Ah relief. Looks like NOLA was spared. A little water, no electricity, but looks like the city survived. I remember seeing the delivery man from La Madeline’s in the Quarter on the news, getting rid of the pastries that would spoil without refrigeration. He carried my favorites, strawberry napoleons. He was happy, foreign, and didn’t think it would be too long before the refrigerators would be on again, but better to share the tasty morsels, than have them spoil. And good news, no water in the French Quarter, no flooding.
It wasn’t until we announced we were from New Orleans on a Riverwalk boat tour that we found out how devastating things had turned. There was a long silence after a quick “oh” by some of the other passengers. I tried not to stay glued to the news. It’s not healthy for the little ones, they say. So we went sight-seeing. Wanted to try some touristy things. Hadn’t ever been to San Antonio and I wanted to make the best of it. I had no idea how sour things had turned.
The looting. The disgraces. The man-made suffering. All on national television for the world to see. Oh, how ashamed I was to be ‘from’ there. And then it dawned on me, what about my house. What about my town? Not a word, not a single peep about the Northshore in the news. What was going on there. Oh gawwwd. No news is the worst. If nothing is coming out of our area, it must really be bad, I thought. Ashton’s last communication with the Parish President was hectic, as you can imagine, and sounded normal under the circumstances. But that was before the storm. Now there was nothing. We couldn’t even call each other on our cell phones.
I could no longer keep away from the news. I had to see what was happening. I am self-proclaimed news-junkie. So back to the hotel we went, and firmly stayed planted in front of the t.v. for quite some time.
I guess it was Wednesday or Thursday before we got word that our house had made it through the storm. I began surfing the net for any tidbit of information that would shed light on the conditions in our subdivision. Ashton finally got through to someone at the state police and they checked on our house. Everything looked A-OK. Such a relief.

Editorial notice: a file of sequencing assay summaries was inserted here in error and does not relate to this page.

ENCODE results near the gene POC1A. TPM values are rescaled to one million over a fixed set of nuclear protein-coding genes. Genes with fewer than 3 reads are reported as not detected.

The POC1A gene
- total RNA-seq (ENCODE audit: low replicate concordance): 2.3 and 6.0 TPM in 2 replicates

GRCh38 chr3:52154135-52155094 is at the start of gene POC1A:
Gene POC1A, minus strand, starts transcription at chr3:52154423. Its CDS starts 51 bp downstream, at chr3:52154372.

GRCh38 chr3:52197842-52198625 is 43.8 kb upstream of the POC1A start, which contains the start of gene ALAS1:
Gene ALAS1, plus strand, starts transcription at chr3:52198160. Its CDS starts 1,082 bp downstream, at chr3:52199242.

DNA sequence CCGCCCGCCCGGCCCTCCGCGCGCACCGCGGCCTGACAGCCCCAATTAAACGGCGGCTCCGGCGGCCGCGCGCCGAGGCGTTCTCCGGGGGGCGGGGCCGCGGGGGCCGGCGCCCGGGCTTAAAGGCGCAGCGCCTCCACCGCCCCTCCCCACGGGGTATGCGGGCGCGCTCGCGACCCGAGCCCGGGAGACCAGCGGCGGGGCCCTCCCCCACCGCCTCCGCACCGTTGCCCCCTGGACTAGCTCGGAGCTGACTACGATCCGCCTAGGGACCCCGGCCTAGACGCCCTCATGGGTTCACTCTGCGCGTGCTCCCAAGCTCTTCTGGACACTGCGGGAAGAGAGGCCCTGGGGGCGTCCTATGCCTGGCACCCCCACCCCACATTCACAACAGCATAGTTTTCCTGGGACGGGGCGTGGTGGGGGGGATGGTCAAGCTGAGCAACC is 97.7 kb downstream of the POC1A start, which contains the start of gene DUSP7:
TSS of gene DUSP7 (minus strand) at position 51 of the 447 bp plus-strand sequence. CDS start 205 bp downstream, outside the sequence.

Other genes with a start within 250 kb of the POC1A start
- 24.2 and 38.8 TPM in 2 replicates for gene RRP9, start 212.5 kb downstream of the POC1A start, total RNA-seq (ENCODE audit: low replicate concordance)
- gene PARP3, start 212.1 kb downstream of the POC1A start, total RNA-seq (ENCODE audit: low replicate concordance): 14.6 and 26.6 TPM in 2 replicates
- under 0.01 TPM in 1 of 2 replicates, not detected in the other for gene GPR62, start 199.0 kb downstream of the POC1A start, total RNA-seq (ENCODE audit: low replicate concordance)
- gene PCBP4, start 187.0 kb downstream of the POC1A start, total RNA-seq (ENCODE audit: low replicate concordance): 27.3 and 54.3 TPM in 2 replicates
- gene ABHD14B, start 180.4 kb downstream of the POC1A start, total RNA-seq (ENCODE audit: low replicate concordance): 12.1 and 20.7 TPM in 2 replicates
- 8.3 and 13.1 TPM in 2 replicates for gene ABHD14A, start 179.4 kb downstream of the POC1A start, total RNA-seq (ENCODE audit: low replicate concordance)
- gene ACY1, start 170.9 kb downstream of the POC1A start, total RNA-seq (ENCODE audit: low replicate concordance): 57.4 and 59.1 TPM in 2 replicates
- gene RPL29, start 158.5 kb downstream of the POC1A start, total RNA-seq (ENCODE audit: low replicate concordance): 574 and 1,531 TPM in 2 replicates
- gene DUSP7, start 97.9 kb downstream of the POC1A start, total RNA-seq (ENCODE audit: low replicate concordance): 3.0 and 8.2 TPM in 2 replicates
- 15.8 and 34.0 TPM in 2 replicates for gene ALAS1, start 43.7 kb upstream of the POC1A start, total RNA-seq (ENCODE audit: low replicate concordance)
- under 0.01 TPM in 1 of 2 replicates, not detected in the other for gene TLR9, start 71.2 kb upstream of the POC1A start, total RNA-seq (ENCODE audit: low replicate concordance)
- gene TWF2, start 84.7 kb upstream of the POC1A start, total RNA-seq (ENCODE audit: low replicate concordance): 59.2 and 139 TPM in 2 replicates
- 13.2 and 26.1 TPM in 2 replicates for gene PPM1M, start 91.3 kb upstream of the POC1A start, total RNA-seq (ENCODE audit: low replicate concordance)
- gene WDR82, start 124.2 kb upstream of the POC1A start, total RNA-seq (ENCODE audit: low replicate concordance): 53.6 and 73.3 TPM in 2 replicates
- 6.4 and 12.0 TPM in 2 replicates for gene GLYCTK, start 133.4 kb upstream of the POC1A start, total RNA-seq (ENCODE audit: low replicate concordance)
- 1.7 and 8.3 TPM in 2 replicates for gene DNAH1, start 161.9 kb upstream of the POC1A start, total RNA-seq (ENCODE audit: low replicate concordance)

By this time, the whole city of New Orleans had unraveled. People were dying on rooftops, and in the convention center. Our illustrious mayor was hiding in the bathroom of his highfalutin hotel. And we still had not heard from Ashton’s father, who stayed in Diamondhead and rode out the storm. I continued to surf anxiously and tirelessly through the night to gather any info on what happened to them. I finally found a post on one website. It was not much to go by, no last names, and mere vague references, but it was enough for me to wake Ashton, who was a mess by this point, and tell him I thought his father was ok. It wasn’t until the following week, when we were in Atlanta, that we got confirmation of this. And yes, the post was in reference to him.
We stayed with my best friend from high school in Atlanta, until the newspaper needed Ashton back, and our electricity was on. We were so lucky to have their family take us in. It was a time I’ll never forget. Almost normal. While in the back of our minds, uncertainty prevailed. Would we have a job to go back to? Was it worth going back? Where should we go? What should we do?
We had all but made our decision to stay in Atlanta when Ashton’s paper got back up and running. He returned to his post. And Alex’s school re-opened by the end of September. Normalcy crept in, in very low doses.
That was a year and a half ago. Now we hear more about the ‘road home’ than about ‘getting out’ Living in the recovery zone has not been easy. Crooked contractors, belligerent insurance adjusters, crime, crime, crime. FEMA, the other four-letter word. Trailers burning to the ground. Not enough trailers, too many of the wrong variety sitting in Arkansas. Who needs a trailer in Arkansas?!
Ahh, it all comes full circle. It always will.